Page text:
The world of database security and protection can be a difficult path to tread at times. I often find myself having to adopt a “tin-foil hat” approach, obsessing over the smallest potential vulnerability that a database could be compromised with. This thought process can be considered easy compared with any protective steps that need to be implemented in practice, as these can often prove to be mind-bogglingly convoluted. This is one of the reasons why I like working with Microsoft Azure and features such as Azure SQL Database Firewall Rules. They present a familiar means of securing your databases to specific IP address endpoints and are not inordinately complex in how they need to be approached; just provide a name, Start/End IP range and hey presto! Your client/ application can communicate with your database. The nicest thing about them is that the feature is enabled by default, meaning you don’t have to worry about designing and implementing a solution to restrict your database from unauthorised access at the outset.

As alluded to above, Database Firewall Rules are added via T-SQL code (unlike Server Rules, which can be specified via the Azure portal), using syntax that most SQL developers should feel comfortable using. If you traditionally prefer to design and build your databases using a Visual Studio SQL Database project, however, you may encounter a problem when looking to add a Database Firewall rule to your project. There is no dedicated template item that can be used to add this to the database. In this eventuality, you would have to look at setting up a Post-Deployment Script or Pre-Deployment Script to handle the creation of any requisite rules you require. Yet this can present the following problems:

  • Visual Studio will be unable to provide you with the basic syntax to create the rules.
  • Related to the above, Intellisense support will be limited, so you may struggle to identify errors in your code until it is deployed.
  • When deploying changes out to your database, the project will be unable to successfully detect (and remove) any rules that are deleted from your project.

The last one could prove to be particularly cumbersome if you are tightly managing the security of your Azure SQL database. Putting aside the obvious risk of someone forgetting to remove a rule as part of a deployment process, you would then have to manually remove the rules by connecting to your database and executing the following T-SQL statement:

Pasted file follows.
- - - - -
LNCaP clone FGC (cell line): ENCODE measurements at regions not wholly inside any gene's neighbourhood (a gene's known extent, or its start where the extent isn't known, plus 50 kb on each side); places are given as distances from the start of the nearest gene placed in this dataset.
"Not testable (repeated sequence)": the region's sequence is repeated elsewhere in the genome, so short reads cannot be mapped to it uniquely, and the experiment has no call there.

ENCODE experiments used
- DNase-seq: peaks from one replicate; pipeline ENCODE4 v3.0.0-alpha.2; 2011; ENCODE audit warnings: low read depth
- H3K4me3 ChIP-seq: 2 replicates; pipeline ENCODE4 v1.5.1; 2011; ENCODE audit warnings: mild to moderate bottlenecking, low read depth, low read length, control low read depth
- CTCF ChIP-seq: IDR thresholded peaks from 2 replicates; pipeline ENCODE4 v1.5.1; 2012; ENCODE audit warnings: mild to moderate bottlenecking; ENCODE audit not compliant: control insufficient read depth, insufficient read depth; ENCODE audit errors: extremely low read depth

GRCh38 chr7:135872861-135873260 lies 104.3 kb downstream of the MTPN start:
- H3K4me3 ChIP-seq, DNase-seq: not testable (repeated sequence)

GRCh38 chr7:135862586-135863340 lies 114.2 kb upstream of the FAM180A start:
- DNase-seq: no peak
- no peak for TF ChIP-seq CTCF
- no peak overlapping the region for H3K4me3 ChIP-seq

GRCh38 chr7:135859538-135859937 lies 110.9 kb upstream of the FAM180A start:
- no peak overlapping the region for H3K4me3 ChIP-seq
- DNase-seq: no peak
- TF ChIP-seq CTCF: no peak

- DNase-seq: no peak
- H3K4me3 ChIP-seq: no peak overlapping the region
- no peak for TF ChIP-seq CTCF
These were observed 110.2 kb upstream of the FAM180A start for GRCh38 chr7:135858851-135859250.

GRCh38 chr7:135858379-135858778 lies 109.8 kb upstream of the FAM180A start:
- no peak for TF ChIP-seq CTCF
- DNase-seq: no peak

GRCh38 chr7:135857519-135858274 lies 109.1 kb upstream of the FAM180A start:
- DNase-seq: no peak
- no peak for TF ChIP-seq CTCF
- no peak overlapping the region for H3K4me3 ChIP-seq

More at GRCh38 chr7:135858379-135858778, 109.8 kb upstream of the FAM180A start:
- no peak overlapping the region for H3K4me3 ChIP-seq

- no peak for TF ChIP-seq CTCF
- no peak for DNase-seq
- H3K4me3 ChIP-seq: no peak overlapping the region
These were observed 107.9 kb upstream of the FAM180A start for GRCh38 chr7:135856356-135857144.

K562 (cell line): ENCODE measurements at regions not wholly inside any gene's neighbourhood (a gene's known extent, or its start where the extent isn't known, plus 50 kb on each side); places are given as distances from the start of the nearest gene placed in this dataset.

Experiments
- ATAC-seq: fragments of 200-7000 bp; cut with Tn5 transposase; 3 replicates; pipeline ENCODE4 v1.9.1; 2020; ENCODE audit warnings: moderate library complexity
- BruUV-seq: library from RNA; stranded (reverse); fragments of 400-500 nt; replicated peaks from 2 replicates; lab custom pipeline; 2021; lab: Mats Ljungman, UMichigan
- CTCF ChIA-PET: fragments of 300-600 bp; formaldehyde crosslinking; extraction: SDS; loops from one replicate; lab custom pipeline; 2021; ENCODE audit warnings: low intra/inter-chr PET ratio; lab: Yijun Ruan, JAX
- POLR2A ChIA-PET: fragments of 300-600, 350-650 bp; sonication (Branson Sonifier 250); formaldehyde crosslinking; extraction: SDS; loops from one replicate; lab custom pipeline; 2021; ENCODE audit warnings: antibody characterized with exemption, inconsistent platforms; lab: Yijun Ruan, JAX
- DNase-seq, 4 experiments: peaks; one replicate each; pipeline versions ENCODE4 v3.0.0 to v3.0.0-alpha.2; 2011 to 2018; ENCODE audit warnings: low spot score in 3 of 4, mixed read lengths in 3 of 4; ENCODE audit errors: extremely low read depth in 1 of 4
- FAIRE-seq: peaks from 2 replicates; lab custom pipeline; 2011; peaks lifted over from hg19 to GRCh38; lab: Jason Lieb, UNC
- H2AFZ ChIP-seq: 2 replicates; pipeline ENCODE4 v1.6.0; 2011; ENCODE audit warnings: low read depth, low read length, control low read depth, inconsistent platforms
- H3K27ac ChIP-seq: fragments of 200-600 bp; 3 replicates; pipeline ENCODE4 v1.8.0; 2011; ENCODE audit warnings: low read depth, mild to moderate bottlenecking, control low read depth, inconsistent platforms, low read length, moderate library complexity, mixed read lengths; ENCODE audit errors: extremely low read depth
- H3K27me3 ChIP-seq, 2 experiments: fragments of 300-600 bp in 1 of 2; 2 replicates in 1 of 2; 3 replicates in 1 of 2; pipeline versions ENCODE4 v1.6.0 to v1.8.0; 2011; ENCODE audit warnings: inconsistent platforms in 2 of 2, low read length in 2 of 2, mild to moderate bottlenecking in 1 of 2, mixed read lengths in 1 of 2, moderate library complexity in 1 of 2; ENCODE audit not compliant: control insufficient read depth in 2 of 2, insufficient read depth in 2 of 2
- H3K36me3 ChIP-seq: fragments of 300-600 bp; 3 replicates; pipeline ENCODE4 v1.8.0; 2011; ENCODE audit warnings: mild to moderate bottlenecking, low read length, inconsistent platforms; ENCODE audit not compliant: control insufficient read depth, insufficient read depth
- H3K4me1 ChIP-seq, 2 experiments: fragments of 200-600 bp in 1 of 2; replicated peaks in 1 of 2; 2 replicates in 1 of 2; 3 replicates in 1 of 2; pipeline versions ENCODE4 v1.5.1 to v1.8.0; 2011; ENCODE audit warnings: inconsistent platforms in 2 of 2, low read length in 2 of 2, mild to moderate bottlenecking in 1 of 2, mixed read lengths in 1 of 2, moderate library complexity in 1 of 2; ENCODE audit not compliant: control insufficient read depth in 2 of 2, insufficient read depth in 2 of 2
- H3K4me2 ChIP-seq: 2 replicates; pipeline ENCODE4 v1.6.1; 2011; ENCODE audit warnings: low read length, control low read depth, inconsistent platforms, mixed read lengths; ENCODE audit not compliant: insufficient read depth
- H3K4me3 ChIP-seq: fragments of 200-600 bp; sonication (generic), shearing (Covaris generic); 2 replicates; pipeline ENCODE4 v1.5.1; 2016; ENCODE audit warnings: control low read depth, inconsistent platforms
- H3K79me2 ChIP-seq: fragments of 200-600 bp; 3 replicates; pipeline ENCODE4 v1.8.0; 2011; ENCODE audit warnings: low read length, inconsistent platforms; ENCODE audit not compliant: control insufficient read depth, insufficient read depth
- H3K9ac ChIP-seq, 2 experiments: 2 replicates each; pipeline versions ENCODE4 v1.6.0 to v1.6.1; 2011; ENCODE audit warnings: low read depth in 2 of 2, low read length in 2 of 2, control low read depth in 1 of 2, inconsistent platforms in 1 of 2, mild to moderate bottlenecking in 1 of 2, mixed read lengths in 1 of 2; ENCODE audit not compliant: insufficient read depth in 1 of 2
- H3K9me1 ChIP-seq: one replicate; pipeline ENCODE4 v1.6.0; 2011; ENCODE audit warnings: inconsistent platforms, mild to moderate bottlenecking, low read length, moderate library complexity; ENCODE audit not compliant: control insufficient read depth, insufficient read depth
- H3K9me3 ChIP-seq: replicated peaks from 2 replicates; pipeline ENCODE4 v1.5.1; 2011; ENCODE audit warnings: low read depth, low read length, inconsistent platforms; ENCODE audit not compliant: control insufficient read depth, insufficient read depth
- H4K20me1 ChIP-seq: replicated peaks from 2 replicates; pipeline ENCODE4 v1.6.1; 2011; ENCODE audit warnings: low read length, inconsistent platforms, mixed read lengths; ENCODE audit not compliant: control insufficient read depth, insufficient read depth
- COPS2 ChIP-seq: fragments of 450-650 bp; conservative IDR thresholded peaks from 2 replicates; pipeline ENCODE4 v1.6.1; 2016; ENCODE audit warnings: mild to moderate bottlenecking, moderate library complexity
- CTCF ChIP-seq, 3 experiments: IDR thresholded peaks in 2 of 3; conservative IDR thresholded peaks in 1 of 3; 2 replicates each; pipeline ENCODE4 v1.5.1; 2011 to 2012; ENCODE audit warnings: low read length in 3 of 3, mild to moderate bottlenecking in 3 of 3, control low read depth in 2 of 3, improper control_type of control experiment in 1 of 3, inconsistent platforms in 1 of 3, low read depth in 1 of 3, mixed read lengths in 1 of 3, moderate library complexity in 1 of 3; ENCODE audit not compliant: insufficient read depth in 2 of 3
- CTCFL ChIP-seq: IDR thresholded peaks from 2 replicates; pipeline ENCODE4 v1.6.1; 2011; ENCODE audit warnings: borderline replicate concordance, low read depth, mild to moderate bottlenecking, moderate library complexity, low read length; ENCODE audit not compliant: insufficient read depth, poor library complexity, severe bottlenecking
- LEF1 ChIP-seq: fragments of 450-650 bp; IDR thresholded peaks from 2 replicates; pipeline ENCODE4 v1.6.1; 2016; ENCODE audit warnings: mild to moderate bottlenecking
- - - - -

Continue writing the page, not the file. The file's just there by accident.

EXECUTE sp_delete_database_firewall_rule 'MyDBFirewallRule'

Not the end of the world by any stretch, but if you are using Visual Studio as your deployment method for managing changes to your database, then having to do this step seems a little counter-intuitive. Fortunately, with a bit of creative thinking and utilisation of more complex T-SQL functionality, we can get around the issue by developing a script that carries out the following steps in order:

  • Retrieve a list of all current Database Firewall Rules.
  • Iterate through the list of rules and remove them all from the database.
  • Proceed to re-create the required Database Firewall Rules from scratch

The second step involves the use of a T-SQL function that I have traditionally steered away from using – Cursors. This is not because they are bad in any way but because a) I have previously struggled to understand how they work and b) have never found a good scenario in which they could be used in. The best way of understanding them is to put on your C# hat for a few moments and consider the following code snippet:

string[] array = new string[] { "Test1", "Test2", "Test3" }; 

foreach(string s in array)
    {
        Console.WriteLine(s);
    }
    

To summarise how the above works, we take our collection of values – Test1, Test2 and Test3 – and carry out a particular action against each; in this case, print out their value into the console. This, in a nutshell, is how Cursors work, and you have a great deal of versatility on what action you take during each iteration of the “loop”.

With a clear understanding of how Cursors work. the below script that accomplishes the aims set out above should hopefully be a lot clearer:

DECLARE @FirewallRule NVARCHAR(128)

DECLARE REMOVEFWRULES_CURSOR CURSOR
	LOCAL STATIC READ_ONLY FORWARD_ONLY
FOR
SELECT DISTINCT [name]
FROM sys.database_firewall_rules

OPEN REMOVEFWRULES_CURSOR
FETCH NEXT FROM REMOVEFWRULES_CURSOR INTO @FirewallRule
WHILE @@FETCH_STATUS = 0
BEGIN
	EXECUTE sp_delete_database_firewall_rule @FirewallRule
	PRINT 'Firewall rule ' + @FirewallRule + ' has been successfully deleted.'
	FETCH NEXT FROM REMOVEFWRULES_CURSOR INTO @FirewallRule
END
CLOSE REMOVEFWRULES_CURSOR
DEALLOCATE REMOVEFWRULES_CURSOR

GO

EXECUTE sp_set_database_firewall_rule @name = N'MyDBFirewallRule1',
		@start_ip_address = '1.2.3.4', @end_ip_address = '1.2.3.4';

EXECUTE sp_set_database_firewall_rule @name = N'MyDBFirewallRule2',
		@start_ip_address = '1.2.3.4', @end_ip_address = '1.2.3.4';
		

To integrate as part of your existing database project, add a new Post-Deployment Script file and modify the above to reflect your requirements. As the name indicates, the script will run after all other aspects of your solution deployment has been completed. Now, the key caveat to bear in mind with this solution is that, during deployment, there will be a brief period of time where all Database Firewall Rules are removed from the database. This could potentially prevent any current database connections from dropping or failing to connect altogether. You should take care when using the above code snippet within a production environment and I would recommend you look at an alternative solution if your application/system cannot tolerate even a second of downtime.

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